Going by the Governor's tanking poll numbers, it appears not enough people got the message in Fraser Smith's January 20th column. In order to achieve its intended goal--to make benefit of glorious leader--Smith had to rework it for March 9.
Just over a year into his administration, Gov. Martin O'Malley finds himself pinned to a hard reality: cleaning up the financial mess left by his predecessors while trying to cope with a faltering economy.
Instead of credit for that dual rescue mission, he faces critics who say he's done too little cost-cutting and too much taxing. "One of the frustrating realities is that a penny tax increase in the sales tax makes a banner headline, and $100 million in cuts gets barely a whisper," he said during at interview in his State House office.
He's hoping to counter criticism by asking Marylanders to realize how much worse things could be. "I think we have to distinguish between the avalanche of red ink we were able to avoid by attacking the deficit we inherited and the cyclical downturn, which will always happen," Mr. O'Malley said.
Without last November's special legislation session - in which a $1.7 billion deficit was eased by raising the sales and income taxes - the economic slowdown would do much more damage. It's already threatened the state's effort to save the Chesapeake Bay, to invest in potentially lifesaving stem cell research and to hold the line on tuition increases at state colleges and universities.
To say that this is not exactly true would be an understatement.
Calling the sales tax increase "a penny increase" is putting the proverbial silk hat on a pig. In reality the sales tax increase is 20%. Also, Smith conveniently leaves out the extension of the sales tax to the computer services industry.
Sure O'Malley made some cuts, but he also added 898 more positions and increased spending $1.7-$1.8 billion. In fact, O'Malley's FY2009 budget was a little larger than the $1.4 billion in historic tax increases rammed through in last year's special session. The begs the question, where was the crisis that warranted a special session, and the fear mongering, doomsday "failure to act" budget?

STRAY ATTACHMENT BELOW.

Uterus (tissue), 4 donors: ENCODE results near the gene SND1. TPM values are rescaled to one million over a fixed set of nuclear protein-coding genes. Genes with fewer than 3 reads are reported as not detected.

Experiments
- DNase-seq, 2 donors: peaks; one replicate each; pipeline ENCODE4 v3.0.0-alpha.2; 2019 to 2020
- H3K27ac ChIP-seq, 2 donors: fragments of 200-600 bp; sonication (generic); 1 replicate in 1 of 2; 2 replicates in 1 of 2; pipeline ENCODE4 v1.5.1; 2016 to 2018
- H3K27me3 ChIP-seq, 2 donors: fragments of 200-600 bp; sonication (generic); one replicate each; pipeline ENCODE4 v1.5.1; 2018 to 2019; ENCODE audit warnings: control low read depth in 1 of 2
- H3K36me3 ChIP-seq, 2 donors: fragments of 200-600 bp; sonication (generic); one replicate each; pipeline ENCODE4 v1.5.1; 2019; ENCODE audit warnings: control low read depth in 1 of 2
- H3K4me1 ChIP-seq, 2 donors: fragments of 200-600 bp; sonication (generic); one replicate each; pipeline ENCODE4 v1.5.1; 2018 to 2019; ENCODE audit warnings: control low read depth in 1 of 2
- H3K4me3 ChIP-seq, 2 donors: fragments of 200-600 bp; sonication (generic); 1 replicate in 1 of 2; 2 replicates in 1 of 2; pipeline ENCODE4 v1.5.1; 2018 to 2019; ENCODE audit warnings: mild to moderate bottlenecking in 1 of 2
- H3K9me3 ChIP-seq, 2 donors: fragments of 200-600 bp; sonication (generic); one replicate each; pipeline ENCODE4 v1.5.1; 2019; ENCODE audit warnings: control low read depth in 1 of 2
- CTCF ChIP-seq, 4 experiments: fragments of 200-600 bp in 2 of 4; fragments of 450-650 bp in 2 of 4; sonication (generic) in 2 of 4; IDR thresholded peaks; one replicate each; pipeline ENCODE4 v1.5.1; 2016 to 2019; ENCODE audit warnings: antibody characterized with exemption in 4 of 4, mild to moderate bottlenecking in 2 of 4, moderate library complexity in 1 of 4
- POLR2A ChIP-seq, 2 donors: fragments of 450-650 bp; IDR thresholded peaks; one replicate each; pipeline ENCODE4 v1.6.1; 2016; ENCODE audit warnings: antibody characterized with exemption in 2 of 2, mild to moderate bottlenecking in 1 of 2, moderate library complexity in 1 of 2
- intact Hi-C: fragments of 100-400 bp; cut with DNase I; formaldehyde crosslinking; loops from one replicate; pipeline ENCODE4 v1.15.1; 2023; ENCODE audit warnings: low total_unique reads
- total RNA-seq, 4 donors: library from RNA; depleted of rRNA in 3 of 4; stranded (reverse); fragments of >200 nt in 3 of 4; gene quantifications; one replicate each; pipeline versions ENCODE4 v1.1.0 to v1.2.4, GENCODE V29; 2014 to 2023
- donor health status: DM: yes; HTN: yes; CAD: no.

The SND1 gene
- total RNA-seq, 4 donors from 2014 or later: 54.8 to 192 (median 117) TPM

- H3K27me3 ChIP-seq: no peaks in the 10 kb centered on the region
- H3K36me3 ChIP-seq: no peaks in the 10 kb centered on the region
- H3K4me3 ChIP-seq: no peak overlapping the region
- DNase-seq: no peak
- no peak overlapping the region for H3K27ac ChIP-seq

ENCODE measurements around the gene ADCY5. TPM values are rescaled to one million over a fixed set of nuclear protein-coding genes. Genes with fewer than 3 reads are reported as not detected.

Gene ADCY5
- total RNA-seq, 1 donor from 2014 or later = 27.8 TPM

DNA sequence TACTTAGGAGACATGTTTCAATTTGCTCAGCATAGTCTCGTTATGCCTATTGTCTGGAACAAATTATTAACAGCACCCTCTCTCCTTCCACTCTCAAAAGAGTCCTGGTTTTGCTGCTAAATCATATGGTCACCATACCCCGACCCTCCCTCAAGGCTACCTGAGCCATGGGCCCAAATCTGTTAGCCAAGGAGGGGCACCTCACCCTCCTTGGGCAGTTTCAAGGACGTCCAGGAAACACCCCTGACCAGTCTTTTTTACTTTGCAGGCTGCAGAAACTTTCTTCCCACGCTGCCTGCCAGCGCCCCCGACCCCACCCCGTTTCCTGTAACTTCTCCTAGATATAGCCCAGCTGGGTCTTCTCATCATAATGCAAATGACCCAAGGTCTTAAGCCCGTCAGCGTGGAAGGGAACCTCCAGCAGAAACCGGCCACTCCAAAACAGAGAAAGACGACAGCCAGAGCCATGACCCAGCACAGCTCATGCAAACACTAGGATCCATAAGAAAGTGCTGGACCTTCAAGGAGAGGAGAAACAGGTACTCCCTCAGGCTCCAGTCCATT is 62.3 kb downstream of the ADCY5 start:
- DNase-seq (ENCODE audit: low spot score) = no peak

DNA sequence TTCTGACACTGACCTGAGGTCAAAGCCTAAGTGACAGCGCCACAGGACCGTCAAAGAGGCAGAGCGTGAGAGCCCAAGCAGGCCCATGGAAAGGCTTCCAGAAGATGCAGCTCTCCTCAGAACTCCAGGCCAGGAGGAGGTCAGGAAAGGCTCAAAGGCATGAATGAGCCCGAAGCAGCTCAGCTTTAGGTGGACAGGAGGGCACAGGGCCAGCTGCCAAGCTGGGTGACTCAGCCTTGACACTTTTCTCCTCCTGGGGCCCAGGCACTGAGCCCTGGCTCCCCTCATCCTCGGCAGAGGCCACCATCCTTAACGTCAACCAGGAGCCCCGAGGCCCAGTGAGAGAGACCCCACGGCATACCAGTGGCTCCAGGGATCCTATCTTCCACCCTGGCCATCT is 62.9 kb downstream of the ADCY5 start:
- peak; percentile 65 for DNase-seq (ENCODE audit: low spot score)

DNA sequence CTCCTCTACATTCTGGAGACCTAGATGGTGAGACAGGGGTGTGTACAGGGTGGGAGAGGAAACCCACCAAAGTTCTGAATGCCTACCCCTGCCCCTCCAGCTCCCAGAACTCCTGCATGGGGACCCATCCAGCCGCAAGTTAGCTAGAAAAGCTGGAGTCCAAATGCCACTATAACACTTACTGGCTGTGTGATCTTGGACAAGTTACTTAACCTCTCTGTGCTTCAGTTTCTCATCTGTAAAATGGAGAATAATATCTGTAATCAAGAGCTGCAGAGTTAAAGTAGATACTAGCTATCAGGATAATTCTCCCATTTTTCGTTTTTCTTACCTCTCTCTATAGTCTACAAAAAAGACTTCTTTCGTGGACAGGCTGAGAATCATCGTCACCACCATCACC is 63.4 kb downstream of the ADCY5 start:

Furthermore, contrary to the Baltimore Sun editorial board, O'Malley's special session did NOT solve the structural deficit. Even if the state was not expecting $333 million in revenue shortfalls, the spending problem would still exist. Taking the logic of Smith's narrative to its end, then O'Malley would bequeath the deficit problem to his successors as well.
Martin O'Malley and the truth are like two ships passing in the night; never the twain shall meet. However, the governor is not worried, he expects you to forget these inconvenient truths come November 2010.
Obviously Smith's columns are part of the official "comeback" narrative of a heroic governor willing to take political hits in order to do good by Maryland's working families, O'Malley wants to create. No matter the real record, practically it is smart politics.
However, O'Malley should stop connecting his superficial lament for his political trajectory to the very real travails of our soldiers in Iraq.
"The cause of my being down is not the poll numbers," he said. "It's the challenges we face. You go to 20 line-of-duty funerals for young people coming home from Iraq. You look at the dollar being weakened. ... It's difficult to be a thinking, caring, rational, moral human being and not be aware of the sadness contained in our shared reality."
The polls are a a reflection of O'Malley's dismal record in office. The cause of which, is his tax increases and energy policies making the plight of working families worse than when he "championed" their cause in the 2006 election. Contrary to Smith's attempts to show otherwise, O'Malley has only exacerbated "the challenges we face."
I have no doubt that O'Malley genuinely supports our troops in Iraq and feels compassion for the families for the fallen. However, it is extremely bad form for the governor to hide from very legitimate and warranted criticism behind his concern for our fighting men and women.